Yes, in Europe, two out of three major industry players are already using fluoronitrile gas mixtures to replace SF6. There are also several manufacturers in China and Korea using the fluoronitrile gas mixture. There are IEC standards published or under preparation covering the fluoronitrile gas mixture. The auxiliary and gas handling equipment for fluoronitrile gas mixtures are commercially available from several manufacturers. Hence, there is already an industrial ecosystem around this technology.

In the context of tightening regulations on SF6, eg in the EU, how future proof is fluoronitrile based technology?

We believe that the technology based on the fluoronitriles is the future and the regulations will reflect that. It is the most practical and scalable of solutions available today for voltage levels above 52 kV, and is the only technology to enable a fast phase-out of SF6 while ensuring the transmission grid reliability that is essential to the energy transition.

We are of the opinion that regulations should be technology-centric and take into account the overall environmental footprint of the entire switchgear and the substation.

High-voltage SF6-free solutions that do not use fluoronitrile mixtures are larger in size, resulting in higher impact on the environment as more raw materials are used, and require larger spaces and buildings. The compactness in gas-insulated high-voltage equipment is achievable only with the high dielectric performance that comes from using small quantities of fluorinated gas in the gas mixture. This is a straightforward consequence of fundamental science that is acknowledged by all experts.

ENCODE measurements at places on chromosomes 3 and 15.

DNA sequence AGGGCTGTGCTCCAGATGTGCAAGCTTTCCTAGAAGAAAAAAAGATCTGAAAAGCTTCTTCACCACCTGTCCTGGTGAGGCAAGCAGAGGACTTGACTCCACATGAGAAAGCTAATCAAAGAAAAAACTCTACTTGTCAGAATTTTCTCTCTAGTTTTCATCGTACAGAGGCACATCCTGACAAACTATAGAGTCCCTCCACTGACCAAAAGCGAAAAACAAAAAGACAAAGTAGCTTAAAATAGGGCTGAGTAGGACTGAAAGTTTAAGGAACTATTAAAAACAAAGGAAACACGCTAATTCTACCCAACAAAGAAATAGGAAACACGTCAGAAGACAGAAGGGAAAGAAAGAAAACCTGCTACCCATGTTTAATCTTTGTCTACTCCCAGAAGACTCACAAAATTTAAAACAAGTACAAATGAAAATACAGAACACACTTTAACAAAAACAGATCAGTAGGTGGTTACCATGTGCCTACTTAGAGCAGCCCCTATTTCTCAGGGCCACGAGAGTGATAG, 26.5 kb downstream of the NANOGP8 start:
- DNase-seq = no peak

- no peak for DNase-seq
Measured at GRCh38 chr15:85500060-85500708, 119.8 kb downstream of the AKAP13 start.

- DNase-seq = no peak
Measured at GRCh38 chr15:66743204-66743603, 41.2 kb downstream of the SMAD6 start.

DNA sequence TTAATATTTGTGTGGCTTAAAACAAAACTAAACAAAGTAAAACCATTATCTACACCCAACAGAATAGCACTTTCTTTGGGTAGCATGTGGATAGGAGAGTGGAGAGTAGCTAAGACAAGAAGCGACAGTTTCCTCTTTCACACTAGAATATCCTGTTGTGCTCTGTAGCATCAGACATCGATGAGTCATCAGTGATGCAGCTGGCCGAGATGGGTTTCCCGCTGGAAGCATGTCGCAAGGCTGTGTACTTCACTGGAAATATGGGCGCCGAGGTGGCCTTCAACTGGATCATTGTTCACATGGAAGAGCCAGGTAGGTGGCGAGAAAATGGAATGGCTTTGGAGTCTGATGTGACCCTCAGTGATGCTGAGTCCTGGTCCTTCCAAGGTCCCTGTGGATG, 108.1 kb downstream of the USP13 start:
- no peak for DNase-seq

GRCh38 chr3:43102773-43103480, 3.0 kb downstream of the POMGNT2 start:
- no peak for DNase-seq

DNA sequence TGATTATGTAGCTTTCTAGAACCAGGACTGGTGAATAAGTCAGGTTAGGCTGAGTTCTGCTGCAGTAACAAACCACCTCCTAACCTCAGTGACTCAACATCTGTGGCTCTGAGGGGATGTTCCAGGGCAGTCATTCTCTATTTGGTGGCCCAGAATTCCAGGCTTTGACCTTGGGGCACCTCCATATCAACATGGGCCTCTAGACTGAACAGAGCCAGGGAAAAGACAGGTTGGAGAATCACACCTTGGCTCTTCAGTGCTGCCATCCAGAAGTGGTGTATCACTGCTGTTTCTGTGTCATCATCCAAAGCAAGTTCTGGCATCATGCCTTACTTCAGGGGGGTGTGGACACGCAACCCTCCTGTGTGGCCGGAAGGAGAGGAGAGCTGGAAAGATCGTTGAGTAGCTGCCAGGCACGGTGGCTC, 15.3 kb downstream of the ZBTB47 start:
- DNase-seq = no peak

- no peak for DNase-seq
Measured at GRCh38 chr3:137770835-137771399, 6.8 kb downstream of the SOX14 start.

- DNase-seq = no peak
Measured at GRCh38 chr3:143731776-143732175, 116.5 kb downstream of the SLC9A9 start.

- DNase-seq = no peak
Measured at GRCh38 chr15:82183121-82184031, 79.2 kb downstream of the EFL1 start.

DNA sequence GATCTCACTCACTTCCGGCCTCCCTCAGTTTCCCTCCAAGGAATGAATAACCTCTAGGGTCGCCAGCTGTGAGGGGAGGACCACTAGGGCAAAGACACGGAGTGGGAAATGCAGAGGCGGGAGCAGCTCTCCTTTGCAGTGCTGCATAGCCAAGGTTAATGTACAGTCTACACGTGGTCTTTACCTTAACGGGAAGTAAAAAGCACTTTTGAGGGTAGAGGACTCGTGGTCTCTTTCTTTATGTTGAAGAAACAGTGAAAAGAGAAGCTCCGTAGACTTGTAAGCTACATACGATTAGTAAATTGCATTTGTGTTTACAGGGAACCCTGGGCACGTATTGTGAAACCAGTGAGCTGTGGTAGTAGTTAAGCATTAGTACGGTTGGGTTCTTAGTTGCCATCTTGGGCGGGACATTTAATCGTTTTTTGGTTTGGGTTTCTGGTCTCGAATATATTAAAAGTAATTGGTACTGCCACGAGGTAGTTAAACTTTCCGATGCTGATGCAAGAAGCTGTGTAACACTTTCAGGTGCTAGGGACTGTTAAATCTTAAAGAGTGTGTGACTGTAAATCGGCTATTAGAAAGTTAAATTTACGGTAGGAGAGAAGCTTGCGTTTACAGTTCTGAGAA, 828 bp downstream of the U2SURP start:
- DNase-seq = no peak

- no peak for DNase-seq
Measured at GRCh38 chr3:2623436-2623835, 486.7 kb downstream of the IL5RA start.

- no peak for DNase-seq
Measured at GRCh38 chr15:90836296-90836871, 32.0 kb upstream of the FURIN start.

After the European Commission published the proposal for possible future F-gas regulations, all stakeholders were invited to comment. Almost all of the relevant high-voltage stakeholders commented in favour of introducing fluoronitrile based solutions. ENTSO-E (European Network of Transmission System Operators for Electricity), the association representing 39 European transmission system operators from 35 countries, wrote in their statement: “TSOs absolutely need technologies with GWP>10 to avoid delaying the implementation of their SF6 phase-out strategies.” This is a strong endorsement of fluoronitrile-based technology.

Is the fluoronitrile gas mixture applicable to the existing fleet?

Insulating gas with fluoronitrile gas mixture is very versatile and additionally enables retrofill of existing gas-insulated lines of SF6 equipment. This helps prevent future SF6 gas leaks in the large installed fleet without exchanging primary equipment. Together with National Grid UK, we have successfully energised a world first pilot in Richborough, UK, replacing SF6 in installed high-voltage gas-insulated lines. EconiQ™ Retrofill is now part of our high voltage portfolio.

Hitachi Energy’s 420 kV EconiQ™ SF6-free dead tank breaker
Hitachi Energy’s road map (as of August 2022) for development of the EconiQ™ SF6-free high-voltage portfolio